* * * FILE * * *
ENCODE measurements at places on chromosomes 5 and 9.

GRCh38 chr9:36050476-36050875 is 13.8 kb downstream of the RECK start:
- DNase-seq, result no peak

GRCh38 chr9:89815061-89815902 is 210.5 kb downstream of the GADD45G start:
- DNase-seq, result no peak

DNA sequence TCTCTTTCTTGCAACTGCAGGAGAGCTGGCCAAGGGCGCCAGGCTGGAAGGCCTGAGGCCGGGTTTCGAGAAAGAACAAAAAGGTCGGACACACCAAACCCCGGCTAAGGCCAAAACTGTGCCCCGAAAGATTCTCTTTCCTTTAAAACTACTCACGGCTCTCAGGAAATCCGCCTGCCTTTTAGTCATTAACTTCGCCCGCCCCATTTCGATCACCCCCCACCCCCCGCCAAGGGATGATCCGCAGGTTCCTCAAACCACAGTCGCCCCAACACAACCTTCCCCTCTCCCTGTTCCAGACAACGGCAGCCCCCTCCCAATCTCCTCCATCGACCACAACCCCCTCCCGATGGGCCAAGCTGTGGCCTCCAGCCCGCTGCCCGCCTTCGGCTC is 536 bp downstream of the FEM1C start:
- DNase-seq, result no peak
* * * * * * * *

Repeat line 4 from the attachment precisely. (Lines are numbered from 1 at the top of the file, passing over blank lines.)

GRCh38 chr9:89815061-89815902 is 210.5 kb downstream of the GADD45G start: